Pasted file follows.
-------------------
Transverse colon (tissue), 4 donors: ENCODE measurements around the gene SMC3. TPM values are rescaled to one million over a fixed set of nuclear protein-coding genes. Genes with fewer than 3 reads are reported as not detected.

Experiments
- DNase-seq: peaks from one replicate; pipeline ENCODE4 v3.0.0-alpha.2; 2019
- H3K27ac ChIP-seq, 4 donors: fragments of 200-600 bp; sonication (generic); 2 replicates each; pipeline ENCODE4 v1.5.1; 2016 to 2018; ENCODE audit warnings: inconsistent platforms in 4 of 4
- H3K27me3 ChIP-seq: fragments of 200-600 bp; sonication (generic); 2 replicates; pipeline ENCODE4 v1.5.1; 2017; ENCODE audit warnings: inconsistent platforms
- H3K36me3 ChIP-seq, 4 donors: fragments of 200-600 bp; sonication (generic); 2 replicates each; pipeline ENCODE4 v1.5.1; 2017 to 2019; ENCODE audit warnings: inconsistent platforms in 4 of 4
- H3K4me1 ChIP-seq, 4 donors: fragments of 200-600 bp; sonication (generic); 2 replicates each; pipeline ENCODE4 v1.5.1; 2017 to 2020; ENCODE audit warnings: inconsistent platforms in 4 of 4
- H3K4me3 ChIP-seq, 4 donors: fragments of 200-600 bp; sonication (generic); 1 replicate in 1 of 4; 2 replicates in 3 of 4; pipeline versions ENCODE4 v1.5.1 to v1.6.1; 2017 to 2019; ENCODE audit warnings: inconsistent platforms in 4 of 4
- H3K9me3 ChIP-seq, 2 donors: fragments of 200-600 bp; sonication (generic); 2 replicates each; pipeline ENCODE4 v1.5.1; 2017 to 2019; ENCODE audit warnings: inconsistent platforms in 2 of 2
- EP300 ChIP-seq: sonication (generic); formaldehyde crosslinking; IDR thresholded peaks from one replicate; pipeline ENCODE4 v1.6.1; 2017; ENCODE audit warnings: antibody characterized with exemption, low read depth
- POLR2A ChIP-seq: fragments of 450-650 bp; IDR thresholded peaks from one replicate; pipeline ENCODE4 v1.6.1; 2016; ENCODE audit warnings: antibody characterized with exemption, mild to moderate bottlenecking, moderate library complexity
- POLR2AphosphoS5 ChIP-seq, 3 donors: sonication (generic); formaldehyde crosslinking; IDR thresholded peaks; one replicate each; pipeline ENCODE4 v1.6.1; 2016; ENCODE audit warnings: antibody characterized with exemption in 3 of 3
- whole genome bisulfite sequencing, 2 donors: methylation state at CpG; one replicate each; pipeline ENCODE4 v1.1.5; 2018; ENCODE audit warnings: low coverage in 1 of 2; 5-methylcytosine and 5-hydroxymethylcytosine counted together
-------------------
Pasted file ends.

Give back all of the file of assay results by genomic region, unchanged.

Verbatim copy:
Transverse colon (tissue), 4 donors: ENCODE measurements around the gene SMC3. TPM values are rescaled to one million over a fixed set of nuclear protein-coding genes. Genes with fewer than 3 reads are reported as not detected.

Experiments
- DNase-seq: peaks from one replicate; pipeline ENCODE4 v3.0.0-alpha.2; 2019
- H3K27ac ChIP-seq, 4 donors: fragments of 200-600 bp; sonication (generic); 2 replicates each; pipeline ENCODE4 v1.5.1; 2016 to 2018; ENCODE audit warnings: inconsistent platforms in 4 of 4
- H3K27me3 ChIP-seq: fragments of 200-600 bp; sonication (generic); 2 replicates; pipeline ENCODE4 v1.5.1; 2017; ENCODE audit warnings: inconsistent platforms
- H3K36me3 ChIP-seq, 4 donors: fragments of 200-600 bp; sonication (generic); 2 replicates each; pipeline ENCODE4 v1.5.1; 2017 to 2019; ENCODE audit warnings: inconsistent platforms in 4 of 4
- H3K4me1 ChIP-seq, 4 donors: fragments of 200-600 bp; sonication (generic); 2 replicates each; pipeline ENCODE4 v1.5.1; 2017 to 2020; ENCODE audit warnings: inconsistent platforms in 4 of 4
- H3K4me3 ChIP-seq, 4 donors: fragments of 200-600 bp; sonication (generic); 1 replicate in 1 of 4; 2 replicates in 3 of 4; pipeline versions ENCODE4 v1.5.1 to v1.6.1; 2017 to 2019; ENCODE audit warnings: inconsistent platforms in 4 of 4
- H3K9me3 ChIP-seq, 2 donors: fragments of 200-600 bp; sonication (generic); 2 replicates each; pipeline ENCODE4 v1.5.1; 2017 to 2019; ENCODE audit warnings: inconsistent platforms in 2 of 2
- EP300 ChIP-seq: sonication (generic); formaldehyde crosslinking; IDR thresholded peaks from one replicate; pipeline ENCODE4 v1.6.1; 2017; ENCODE audit warnings: antibody characterized with exemption, low read depth
- POLR2A ChIP-seq: fragments of 450-650 bp; IDR thresholded peaks from one replicate; pipeline ENCODE4 v1.6.1; 2016; ENCODE audit warnings: antibody characterized with exemption, mild to moderate bottlenecking, moderate library complexity
- POLR2AphosphoS5 ChIP-seq, 3 donors: sonication (generic); formaldehyde crosslinking; IDR thresholded peaks; one replicate each; pipeline ENCODE4 v1.6.1; 2016; ENCODE audit warnings: antibody characterized with exemption in 3 of 3
- whole genome bisulfite sequencing, 2 donors: methylation state at CpG; one replicate each; pipeline ENCODE4 v1.1.5; 2018; ENCODE audit warnings: low coverage in 1 of 2; 5-methylcytosine and 5-hydroxymethylcytosine counted together